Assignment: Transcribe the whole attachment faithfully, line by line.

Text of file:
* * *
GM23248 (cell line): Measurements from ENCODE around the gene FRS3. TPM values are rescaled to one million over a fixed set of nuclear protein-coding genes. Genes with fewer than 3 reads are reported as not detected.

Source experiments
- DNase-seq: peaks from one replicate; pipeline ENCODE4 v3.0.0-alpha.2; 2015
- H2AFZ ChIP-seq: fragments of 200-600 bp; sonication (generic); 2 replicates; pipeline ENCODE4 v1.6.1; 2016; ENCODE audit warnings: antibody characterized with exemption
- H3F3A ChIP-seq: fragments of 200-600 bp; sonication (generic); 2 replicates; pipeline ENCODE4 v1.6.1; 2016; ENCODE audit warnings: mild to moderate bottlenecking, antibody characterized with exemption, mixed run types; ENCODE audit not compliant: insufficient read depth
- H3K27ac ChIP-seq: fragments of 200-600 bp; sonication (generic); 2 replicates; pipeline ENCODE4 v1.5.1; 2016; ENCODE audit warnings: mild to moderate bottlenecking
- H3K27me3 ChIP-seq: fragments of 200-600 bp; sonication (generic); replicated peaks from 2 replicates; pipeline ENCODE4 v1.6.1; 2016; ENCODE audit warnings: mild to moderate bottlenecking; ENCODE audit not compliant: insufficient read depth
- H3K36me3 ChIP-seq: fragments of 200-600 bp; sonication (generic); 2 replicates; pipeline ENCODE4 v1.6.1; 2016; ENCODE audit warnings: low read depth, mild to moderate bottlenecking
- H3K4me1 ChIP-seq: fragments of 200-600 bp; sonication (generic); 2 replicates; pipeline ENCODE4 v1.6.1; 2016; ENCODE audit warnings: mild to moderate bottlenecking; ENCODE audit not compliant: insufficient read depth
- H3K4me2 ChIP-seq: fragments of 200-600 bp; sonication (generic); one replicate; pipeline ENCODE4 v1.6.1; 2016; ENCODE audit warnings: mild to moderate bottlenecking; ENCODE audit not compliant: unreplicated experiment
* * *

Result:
GM23248 (cell line): Measurements from ENCODE around the gene FRS3. TPM values are rescaled to one million over a fixed set of nuclear protein-coding genes. Genes with fewer than 3 reads are reported as not detected.

Source experiments
- DNase-seq: peaks from one replicate; pipeline ENCODE4 v3.0.0-alpha.2; 2015
- H2AFZ ChIP-seq: fragments of 200-600 bp; sonication (generic); 2 replicates; pipeline ENCODE4 v1.6.1; 2016; ENCODE audit warnings: antibody characterized with exemption
- H3F3A ChIP-seq: fragments of 200-600 bp; sonication (generic); 2 replicates; pipeline ENCODE4 v1.6.1; 2016; ENCODE audit warnings: mild to moderate bottlenecking, antibody characterized with exemption, mixed run types; ENCODE audit not compliant: insufficient read depth
- H3K27ac ChIP-seq: fragments of 200-600 bp; sonication (generic); 2 replicates; pipeline ENCODE4 v1.5.1; 2016; ENCODE audit warnings: mild to moderate bottlenecking
- H3K27me3 ChIP-seq: fragments of 200-600 bp; sonication (generic); replicated peaks from 2 replicates; pipeline ENCODE4 v1.6.1; 2016; ENCODE audit warnings: mild to moderate bottlenecking; ENCODE audit not compliant: insufficient read depth
- H3K36me3 ChIP-seq: fragments of 200-600 bp; sonication (generic); 2 replicates; pipeline ENCODE4 v1.6.1; 2016; ENCODE audit warnings: low read depth, mild to moderate bottlenecking
- H3K4me1 ChIP-seq: fragments of 200-600 bp; sonication (generic); 2 replicates; pipeline ENCODE4 v1.6.1; 2016; ENCODE audit warnings: mild to moderate bottlenecking; ENCODE audit not compliant: insufficient read depth
- H3K4me2 ChIP-seq: fragments of 200-600 bp; sonication (generic); one replicate; pipeline ENCODE4 v1.6.1; 2016; ENCODE audit warnings: mild to moderate bottlenecking; ENCODE audit not compliant: unreplicated experiment